Android and Google go together like peanut butter and jelly, but not everyone likes peanut butter. Avoiding Google’s prominent apps in Android is tough, but there are plenty of alternatives out there. We’ll show you the best of the bunch.
In order for an Android phone to include the Google Play Store, the manufacturer must include a handful of Google apps. That’s why nearly every Android device comes pre-loaded with Google Search, Gmail, Chrome, YouTube, and other Google apps.
We’ve taken the most popular of that bundle of apps and recommended some great alternatives. You may not be able to completely remove Google, but this is a start.
DuckDuckGo is a search engine that values privacy above all else. If you don’t like how Google tracks you across other websites and uses your activity to personalize search results, DuckDuckGo is a great alternative.
The DuckDuckGo Android app is actually a full-blown browser, so you can eliminate Chrome at the same time if you want. The app also has widgets for easy searches from your home screen. You may find the results not quite as good as Google’s, but it’s a worthwhile trade-off for privacy.
Do you like Google Chrome? You’ll probably like Microsoft Edge, too. It’s based on Chromium, which is the same backend as Google Chrome. It has many of the same features you know from Chrome, just with Microsoft’s little touch.
You can still sync tabs and history between desktop and mobile, there’s a password manager, plus it has built-in ad and tracker blocking, as well as a handful of pretty nifty features you won’t find in Chrome. Give it a shot if you haven’t, it’s really quite good.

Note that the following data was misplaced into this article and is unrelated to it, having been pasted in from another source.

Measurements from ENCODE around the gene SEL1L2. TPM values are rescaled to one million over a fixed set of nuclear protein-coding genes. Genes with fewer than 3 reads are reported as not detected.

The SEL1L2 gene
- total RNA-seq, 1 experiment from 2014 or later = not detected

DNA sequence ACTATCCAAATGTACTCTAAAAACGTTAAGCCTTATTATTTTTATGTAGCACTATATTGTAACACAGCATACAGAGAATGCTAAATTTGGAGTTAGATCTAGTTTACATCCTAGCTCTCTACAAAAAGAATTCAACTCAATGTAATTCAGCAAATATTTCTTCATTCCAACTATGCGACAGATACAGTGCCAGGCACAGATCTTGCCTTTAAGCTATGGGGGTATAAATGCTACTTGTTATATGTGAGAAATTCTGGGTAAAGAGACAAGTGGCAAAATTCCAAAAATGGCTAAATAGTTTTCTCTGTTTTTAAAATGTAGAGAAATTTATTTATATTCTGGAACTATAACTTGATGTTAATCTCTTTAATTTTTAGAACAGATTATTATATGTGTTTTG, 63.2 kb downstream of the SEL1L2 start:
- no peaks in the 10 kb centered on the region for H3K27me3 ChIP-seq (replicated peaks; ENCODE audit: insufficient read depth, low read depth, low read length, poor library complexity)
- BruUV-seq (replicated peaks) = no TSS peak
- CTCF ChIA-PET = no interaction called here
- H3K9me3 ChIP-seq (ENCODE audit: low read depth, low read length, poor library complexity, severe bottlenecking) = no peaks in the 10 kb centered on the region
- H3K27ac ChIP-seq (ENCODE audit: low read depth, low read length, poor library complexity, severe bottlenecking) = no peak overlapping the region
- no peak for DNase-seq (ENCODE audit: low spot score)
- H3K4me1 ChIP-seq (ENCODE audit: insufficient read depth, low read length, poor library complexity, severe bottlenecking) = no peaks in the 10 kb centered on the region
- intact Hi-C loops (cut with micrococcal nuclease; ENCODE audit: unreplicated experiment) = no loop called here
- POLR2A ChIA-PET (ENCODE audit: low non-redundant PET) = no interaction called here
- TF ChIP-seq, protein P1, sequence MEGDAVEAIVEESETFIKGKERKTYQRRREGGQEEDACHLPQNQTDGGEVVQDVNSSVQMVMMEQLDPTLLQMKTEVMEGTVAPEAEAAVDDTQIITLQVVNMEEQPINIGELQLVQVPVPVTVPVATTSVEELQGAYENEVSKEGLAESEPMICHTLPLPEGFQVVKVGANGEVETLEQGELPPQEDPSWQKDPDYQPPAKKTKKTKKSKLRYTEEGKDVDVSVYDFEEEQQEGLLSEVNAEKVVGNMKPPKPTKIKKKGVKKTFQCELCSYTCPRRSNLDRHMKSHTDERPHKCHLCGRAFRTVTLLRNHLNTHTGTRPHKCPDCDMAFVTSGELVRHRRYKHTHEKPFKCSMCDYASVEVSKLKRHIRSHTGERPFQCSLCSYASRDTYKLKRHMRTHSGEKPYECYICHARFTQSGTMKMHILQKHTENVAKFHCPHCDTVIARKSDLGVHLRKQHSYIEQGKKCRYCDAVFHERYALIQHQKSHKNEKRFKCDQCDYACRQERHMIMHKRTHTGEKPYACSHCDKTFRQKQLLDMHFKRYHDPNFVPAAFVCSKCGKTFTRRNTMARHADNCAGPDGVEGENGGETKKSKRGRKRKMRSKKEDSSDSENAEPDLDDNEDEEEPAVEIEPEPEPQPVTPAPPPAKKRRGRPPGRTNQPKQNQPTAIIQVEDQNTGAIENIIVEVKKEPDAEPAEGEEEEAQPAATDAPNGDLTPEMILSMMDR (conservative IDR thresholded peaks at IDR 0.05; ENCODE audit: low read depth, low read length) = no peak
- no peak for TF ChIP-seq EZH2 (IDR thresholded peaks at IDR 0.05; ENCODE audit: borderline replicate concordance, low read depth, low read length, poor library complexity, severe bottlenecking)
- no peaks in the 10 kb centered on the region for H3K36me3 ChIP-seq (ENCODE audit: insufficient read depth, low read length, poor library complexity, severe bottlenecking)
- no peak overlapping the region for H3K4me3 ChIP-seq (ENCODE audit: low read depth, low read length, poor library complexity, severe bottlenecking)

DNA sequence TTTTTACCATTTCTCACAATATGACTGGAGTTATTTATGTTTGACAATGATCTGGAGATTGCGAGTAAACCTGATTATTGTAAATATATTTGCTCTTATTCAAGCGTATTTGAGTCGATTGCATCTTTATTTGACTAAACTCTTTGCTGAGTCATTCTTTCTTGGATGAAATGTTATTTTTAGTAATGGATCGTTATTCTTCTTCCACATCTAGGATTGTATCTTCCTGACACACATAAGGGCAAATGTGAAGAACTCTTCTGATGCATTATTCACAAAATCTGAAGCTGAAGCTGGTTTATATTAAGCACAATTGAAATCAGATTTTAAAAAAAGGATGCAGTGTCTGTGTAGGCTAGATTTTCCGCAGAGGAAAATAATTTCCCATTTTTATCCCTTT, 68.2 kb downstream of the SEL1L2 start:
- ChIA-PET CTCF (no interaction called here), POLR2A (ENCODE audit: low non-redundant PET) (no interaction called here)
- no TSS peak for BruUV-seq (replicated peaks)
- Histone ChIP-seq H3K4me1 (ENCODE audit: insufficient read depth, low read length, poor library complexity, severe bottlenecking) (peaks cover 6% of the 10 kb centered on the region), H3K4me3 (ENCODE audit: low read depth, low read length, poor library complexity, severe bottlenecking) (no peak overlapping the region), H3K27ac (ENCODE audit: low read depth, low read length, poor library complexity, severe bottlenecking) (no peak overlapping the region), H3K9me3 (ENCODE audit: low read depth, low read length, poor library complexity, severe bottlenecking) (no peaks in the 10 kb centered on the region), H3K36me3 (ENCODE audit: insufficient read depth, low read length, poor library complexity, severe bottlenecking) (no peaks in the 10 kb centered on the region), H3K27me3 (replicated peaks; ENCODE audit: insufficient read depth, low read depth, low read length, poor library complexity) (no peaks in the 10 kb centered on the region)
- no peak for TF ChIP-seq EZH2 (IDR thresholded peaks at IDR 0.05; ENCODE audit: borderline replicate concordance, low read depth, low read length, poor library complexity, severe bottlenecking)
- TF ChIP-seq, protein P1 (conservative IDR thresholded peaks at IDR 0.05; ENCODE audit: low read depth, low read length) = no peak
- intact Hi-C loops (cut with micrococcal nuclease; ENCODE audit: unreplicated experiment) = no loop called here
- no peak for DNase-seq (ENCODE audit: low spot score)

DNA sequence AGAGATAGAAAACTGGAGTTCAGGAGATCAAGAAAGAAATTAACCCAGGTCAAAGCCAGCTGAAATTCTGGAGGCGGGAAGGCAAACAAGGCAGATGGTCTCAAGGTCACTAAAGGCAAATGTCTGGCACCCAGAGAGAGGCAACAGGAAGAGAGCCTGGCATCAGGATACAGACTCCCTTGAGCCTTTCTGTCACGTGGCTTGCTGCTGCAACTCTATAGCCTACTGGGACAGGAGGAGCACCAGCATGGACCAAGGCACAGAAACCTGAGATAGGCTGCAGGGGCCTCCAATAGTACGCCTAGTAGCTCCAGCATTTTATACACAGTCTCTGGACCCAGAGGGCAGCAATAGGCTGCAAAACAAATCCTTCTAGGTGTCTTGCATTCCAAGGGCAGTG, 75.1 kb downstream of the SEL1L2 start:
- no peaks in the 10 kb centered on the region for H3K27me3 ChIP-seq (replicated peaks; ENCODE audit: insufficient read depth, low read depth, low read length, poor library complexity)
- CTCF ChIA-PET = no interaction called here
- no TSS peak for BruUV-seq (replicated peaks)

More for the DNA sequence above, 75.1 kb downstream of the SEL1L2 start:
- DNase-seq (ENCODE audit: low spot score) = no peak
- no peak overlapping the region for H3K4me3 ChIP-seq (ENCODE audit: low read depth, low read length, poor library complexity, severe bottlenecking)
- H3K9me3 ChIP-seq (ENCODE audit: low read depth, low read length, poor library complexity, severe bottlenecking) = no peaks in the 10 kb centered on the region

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Like Gmail, Outlook features a priority inbox that can help you surface the most important emails. If you use other Microsoft services, such as Office or Teams, it has integration with those. One nifty feature is the ability to have your emails read out loud. Moving to a new email provider can be daunting, but Outlook is a good place to land.
There are not many services that can rival Google Maps. The best alternative is probably Apple Maps, but you don’t have an iPhone. OsmAnd is a serviceable contender worth a look.
One of the best features of OsmAnd is offline maps. It’ll ask you at the start where you live and download a large area around that location. OsmAnd is open-source and based on OpenStreetMap. It’s a little clunkier than Google Maps, but it packs a lot of features.
Google Photos may be Google’s best service, but it’s not irreplaceable. There are several high-quality photo backup apps. OneDrive is a great option, but if you’re sick of the Microsoft recommendations, we’ll go with Amazon Photos.
Amazon Photos offers 5GB of free storage to all users, plus unlimited photo storage for Amazon Prime subscribers. Just like Google Photos, you can automatically back up photos from your phone’s camera. If you already pay for Prime, this is an easy alternative.
Before Google Drive came around, Dropbox was the king of cloud storage. The service is still kicking, and it’s still a good alternative. Dropbox is priced similarly to Google Drive, offering a whopping 2TB of storage for $9.99 per month.
It lacks some of the collaborating features you can find in Google Drive, but the interface is less messy, it can sync with your PC, and it’s easy to share files with other people. It’s a solid place to store all of your random files and stuff.
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